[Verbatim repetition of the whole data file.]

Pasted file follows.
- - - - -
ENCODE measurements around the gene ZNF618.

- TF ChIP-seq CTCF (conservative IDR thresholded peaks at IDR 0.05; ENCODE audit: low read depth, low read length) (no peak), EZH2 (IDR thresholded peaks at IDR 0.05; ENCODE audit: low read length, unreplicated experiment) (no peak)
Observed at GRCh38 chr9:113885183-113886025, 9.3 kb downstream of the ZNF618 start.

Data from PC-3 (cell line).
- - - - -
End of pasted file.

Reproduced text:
ENCODE measurements around the gene ZNF618.

- TF ChIP-seq CTCF (conservative IDR thresholded peaks at IDR 0.05; ENCODE audit: low read depth, low read length) (no peak), EZH2 (IDR thresholded peaks at IDR 0.05; ENCODE audit: low read length, unreplicated experiment) (no peak)
Observed at GRCh38 chr9:113885183-113886025, 9.3 kb downstream of the ZNF618 start.

Data from PC-3 (cell line).